It is true, both Srimanta Sankaradeva and Ramanuja accepted the existence of Brahma inside every creature. But there is a subtle difference between them regarding their conception of the end of the creatures. Srimanta Sankaradeva believed in the ultimate merger of all entities in Brahma at the end of Kalpa (the cycle of existence). But according to Ramanuja, the creatures remain appended to and united with Brahma in a subtle form at the end of Kalpa; they do not merge in Brahma. Here Srimanta Sankaradeva is more nearer to monism, which accepts Brahma as the ultimate reality.

Nevertheless, Srimanta Sankaradeva did not consider it important for the devotees to strive for merger with Brahma; instead his ideology stresses on inculcating devotion to Iswara. In that respect, he is similar to Ramanuja or for that matter any other devotional philosopher. The more prominent difference of Srimanta Sankaradeva’s philosophy with that of Ramanuja lies in the fact that Ramanuja abided by Parinâmavâda predominantly. Contrary to that, Srimanta Sankaradeva’s philosophy Vivartanavâda had elements of both Parinâmavâda and Vivartavâda, as explained above. The same consideration differentiates it from the Shuddhâdvaitavâda of Vallabhacharya, who also abided by Parinâmavâda.

In fact Srimanta Sankaradeva’s philosophy is not similar to any devotional philosophy, because none of these other devotional philosophies preached the tenet of Eka Sarana like him. Eka Sarana means submission to a single ultimate supreme entity, which happens to be lord Krishna in Srimanta Sankaradeva’s case. He strictly forbade worship of any other entity. But we see that other devotional cults have worship of a female entity along with a supreme entity. Thus Radha, Rukmini, Sita, Lakshmi etc are worshipped in these orders along with Krishna, Vitthala, Rama, Narayana etc. Even the Alwars worshipped the female deities Lakshmi, Sri and Bhu.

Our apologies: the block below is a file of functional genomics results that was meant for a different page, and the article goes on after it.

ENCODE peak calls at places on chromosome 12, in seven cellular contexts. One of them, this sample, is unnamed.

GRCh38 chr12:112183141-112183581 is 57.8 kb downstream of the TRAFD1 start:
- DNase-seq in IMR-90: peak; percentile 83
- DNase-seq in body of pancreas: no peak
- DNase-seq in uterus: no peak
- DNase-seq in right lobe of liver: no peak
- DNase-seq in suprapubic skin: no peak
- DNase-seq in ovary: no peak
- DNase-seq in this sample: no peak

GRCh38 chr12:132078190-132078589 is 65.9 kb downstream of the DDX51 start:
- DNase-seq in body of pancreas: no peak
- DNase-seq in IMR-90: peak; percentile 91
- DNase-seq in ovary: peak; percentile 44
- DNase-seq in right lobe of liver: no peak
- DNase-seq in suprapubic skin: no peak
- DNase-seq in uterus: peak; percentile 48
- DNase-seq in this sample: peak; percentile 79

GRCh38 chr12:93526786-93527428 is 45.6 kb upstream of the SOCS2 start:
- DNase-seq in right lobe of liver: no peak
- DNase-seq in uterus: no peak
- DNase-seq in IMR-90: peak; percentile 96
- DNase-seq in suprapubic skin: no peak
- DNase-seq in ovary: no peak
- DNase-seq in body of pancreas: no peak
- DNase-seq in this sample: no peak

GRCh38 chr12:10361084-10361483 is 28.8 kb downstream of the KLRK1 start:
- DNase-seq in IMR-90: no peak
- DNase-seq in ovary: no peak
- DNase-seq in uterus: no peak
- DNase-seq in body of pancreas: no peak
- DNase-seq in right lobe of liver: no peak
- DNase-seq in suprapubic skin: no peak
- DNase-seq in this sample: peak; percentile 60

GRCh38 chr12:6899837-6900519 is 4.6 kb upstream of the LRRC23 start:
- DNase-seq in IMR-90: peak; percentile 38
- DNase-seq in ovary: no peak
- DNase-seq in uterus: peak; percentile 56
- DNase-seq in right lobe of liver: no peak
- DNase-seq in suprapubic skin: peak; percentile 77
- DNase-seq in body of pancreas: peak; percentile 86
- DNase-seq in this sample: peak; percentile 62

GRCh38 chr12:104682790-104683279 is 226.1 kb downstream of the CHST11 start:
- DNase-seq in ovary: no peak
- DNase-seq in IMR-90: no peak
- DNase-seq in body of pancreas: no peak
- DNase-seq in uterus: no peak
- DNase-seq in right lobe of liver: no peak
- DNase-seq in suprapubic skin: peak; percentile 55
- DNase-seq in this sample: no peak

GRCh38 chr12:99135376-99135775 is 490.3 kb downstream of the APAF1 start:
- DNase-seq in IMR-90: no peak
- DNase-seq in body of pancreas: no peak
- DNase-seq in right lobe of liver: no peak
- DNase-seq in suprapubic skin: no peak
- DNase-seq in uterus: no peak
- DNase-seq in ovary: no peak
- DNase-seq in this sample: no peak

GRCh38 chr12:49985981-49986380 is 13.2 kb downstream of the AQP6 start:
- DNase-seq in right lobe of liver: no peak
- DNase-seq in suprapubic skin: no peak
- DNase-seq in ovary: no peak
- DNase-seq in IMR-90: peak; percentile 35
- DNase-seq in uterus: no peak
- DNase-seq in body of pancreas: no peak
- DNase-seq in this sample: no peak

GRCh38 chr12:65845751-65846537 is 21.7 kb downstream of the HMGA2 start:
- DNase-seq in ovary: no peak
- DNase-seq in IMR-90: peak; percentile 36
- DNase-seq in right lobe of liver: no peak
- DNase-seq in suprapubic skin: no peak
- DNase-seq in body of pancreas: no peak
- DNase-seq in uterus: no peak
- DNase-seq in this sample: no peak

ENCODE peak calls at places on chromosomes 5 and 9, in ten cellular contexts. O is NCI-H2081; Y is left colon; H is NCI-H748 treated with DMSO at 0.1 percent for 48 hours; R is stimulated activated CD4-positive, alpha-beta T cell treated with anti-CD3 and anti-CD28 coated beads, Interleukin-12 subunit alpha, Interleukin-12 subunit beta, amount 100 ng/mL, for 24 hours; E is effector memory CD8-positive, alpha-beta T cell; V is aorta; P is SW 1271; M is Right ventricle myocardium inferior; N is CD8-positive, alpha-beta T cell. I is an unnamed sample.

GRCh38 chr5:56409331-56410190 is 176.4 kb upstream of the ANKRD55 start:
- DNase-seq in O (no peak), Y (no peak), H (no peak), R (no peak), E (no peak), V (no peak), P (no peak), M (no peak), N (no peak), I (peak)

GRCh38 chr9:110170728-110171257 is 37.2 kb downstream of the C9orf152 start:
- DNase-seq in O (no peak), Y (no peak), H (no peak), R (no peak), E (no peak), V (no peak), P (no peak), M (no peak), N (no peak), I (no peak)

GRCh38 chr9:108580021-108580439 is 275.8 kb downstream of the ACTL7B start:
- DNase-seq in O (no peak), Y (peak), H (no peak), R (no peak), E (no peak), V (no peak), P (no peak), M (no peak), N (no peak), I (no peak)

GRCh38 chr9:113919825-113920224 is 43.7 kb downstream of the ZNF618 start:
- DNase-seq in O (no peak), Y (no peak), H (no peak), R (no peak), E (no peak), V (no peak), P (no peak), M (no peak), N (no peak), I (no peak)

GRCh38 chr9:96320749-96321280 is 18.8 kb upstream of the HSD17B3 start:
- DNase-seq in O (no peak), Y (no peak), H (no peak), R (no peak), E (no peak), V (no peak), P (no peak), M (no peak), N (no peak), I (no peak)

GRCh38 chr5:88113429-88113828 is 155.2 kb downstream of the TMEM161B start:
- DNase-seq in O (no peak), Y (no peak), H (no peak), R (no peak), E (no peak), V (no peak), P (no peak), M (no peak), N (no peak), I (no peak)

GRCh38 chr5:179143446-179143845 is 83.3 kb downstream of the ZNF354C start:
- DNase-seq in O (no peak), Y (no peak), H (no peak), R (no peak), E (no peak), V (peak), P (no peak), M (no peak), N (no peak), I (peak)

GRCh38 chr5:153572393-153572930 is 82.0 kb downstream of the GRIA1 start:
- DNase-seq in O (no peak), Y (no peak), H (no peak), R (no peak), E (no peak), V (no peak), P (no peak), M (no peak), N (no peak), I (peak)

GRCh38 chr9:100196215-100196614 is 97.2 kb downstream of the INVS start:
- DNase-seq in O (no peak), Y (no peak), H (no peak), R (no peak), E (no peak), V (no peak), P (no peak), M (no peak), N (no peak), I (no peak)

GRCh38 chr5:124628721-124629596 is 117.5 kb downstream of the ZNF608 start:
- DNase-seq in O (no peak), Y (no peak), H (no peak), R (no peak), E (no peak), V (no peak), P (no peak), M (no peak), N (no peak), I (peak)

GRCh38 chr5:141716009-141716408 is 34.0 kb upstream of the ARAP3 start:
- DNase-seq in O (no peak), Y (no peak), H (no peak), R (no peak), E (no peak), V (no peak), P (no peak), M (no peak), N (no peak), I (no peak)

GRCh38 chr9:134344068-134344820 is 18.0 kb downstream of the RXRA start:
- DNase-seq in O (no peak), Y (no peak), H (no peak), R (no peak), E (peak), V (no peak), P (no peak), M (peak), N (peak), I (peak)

We have shown that Srimanta Sankaradeva’s philosophy differs from all other branches of Sanâtana Hindu philosophy like monism, qualified monism, dualism etc. But his philosophy contains elements of some of these in such a fine blend that they constitute a new and unique branch of philosophy itself. Moreover it is not that he borrowed these elements from some already founded philosophy. Most of these were his own thinking. This becomes evident from the fact that saints like Vallabhacharya and Chaitanyadeva were born much later than Srimanta Sankaradeva. So the ideological component of Srimanta Sankaradeva’s Vivartanavâda were devised by himself.

Srimanta Sankaradeva’s is an integral philosophy as it contains elements from different perspectives. It became posssible only because he had an integral view of life. He even went beyond monotheism when he equated Brahma and Iswara. It is significant that he paid obeisance to the eternal entity in the form of Brahma at the very outset of his book Kirtana-ghoshâ. His philosophy could facilitate a journey from the gross to the subtle for the devotee as it covers ideas ranging from dualism to monism. It is the first ever practical philosophy of the world which is fully in tune with the religious system of the order. We have named this philosophy as Vivartanavâda considering the stress on spiritual evolution of the devotee in this branch. Evolution is an important theme in Srimanta Sankaradeva’s writings. In fact he started his Kirtana-ghoshâ with descriptions of the incarnations of Iswara.

Earlier published in www.sankaradeva.com